Investigators search for cause of train derailment that destroye - CBS46 News

Investigators search for cause of train derailment that destroyed Atlanta man's home

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Source: WGCL Source: WGCL

Railroad crews have rebuilt a section of track that was destroyed when a train derailed just west of downtown Atlanta on Thursday.

At about 6:45 a.m. Friday, a train once again moved through the Hunter Hills neighborhood. Crews scrambled late into the night Thursday to repair the damaged rails. They also removed most of the derailed cars from the side of the house that took the brunt of the accident.

The two open-air rail cars that remain at the site are now being repurposed as dumpsters which workers are filling with parts of the wreckage.

The accident happened at about 3 a.m. Thursday. Fourteen rail cars slammed into the back of a retired Marine’s home while he was asleep, and the impact swept him out of the house. Neighbors found him inside an open-air freight car yelling for help.

Medics took him to the hospital with a leg injury, and neighbors said it was a miracle that he survived. They said the derailment was like nothing they’d ever experienced.

“I thought it was an earthquake, but I was like ‘It couldn’t be,’” said Savonia Campbell. “So when I came out, I saw the train, and I could see the sparks and everything coming from the train. It just sounds so crazy.”

“I was holding on because I thought, it was shaking,” said Apryl Stinson. “The house was shaking that bad, and the lights started flickering on and off.”

As federal investigators work to find out how the derailment happened, CBS46 is asking why homes were built so close to train tracks. A spokesman for the Federal Railway Administration said there is no standard requirement for distance between a home and railroad tracks.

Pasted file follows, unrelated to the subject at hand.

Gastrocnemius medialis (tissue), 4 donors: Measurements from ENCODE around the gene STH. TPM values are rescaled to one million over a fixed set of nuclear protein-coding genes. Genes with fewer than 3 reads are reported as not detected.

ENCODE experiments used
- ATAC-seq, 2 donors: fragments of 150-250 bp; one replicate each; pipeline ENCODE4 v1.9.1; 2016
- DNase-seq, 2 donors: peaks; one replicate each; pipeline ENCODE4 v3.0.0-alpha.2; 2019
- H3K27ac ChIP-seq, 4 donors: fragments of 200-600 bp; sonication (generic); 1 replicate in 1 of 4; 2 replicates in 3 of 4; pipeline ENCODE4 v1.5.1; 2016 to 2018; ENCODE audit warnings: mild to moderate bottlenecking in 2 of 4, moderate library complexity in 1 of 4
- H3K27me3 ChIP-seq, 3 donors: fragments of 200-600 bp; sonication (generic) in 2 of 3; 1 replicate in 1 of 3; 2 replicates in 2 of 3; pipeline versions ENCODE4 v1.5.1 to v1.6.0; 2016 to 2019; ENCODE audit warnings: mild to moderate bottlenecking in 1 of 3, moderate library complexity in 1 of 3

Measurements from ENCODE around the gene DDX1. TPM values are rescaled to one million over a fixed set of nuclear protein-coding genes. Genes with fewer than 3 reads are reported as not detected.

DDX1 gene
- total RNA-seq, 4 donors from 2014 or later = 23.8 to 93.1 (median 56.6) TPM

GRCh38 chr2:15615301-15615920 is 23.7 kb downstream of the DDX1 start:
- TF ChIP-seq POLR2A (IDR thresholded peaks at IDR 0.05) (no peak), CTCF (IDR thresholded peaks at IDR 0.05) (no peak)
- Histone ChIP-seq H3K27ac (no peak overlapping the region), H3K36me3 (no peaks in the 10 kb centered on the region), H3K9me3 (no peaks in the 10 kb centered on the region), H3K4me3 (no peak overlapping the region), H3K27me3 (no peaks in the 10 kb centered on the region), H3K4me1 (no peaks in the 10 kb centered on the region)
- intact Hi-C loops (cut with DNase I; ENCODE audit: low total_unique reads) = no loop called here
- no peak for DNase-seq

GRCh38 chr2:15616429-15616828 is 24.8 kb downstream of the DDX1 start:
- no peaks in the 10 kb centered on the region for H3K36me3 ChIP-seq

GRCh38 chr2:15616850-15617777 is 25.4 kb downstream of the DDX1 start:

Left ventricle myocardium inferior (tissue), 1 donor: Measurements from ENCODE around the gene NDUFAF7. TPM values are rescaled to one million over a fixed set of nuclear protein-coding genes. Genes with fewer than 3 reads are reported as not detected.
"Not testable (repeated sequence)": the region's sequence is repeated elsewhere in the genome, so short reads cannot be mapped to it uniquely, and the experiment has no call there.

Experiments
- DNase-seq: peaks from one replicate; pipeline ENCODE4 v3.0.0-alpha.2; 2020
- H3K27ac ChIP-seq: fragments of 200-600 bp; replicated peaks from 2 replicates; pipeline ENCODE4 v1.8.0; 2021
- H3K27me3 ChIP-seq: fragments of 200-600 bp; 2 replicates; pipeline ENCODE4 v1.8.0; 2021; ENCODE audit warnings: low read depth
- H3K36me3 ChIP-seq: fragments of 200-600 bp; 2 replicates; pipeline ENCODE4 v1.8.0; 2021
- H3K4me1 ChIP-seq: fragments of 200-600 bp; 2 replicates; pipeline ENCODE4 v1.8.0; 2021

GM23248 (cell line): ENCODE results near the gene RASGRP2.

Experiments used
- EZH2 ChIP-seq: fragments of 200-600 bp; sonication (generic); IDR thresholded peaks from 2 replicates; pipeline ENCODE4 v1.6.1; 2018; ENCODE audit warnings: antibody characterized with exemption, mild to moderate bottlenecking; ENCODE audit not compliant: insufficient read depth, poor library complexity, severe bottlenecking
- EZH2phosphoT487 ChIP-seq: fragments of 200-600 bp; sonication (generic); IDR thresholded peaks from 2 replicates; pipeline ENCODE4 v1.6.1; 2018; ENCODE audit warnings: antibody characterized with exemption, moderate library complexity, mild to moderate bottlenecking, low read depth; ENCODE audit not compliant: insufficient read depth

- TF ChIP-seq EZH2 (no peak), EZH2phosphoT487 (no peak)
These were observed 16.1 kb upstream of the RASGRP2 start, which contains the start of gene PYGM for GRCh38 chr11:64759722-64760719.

When CBS46 asked whether CSX officials have been able to determine what caused the derailment, company spokesman Rob Doolittle issued the following statement:

The cause of yesterday’s incident is still under review. Factors that are considered in the investigation include the condition of the tracks where the incident took place, the mechanical condition of the cars that were involved and the way the train was handled by the operating crew. Any lessons that we learn from the investigation into an incident like this will be applied to future operations as part of our commitment to continuous safety improvement.

There is no history of incidents on that stretch of track, and CSX works hard every day to ensure the safety of our operations and our infrastructure. Among the primary safeguards we implement, every car on every train is inspected before it leaves a rail yard, and tracks are inspected visually several times each week. CSX also uses sophisticated ultrasound systems to inspect the internal condition of the steel rails that trains run on, to identify potential faults before they become safety issues. Those efforts, along with regular training of our operating crews, help ensure the safety of the communities where we operate, our customers and our employees.

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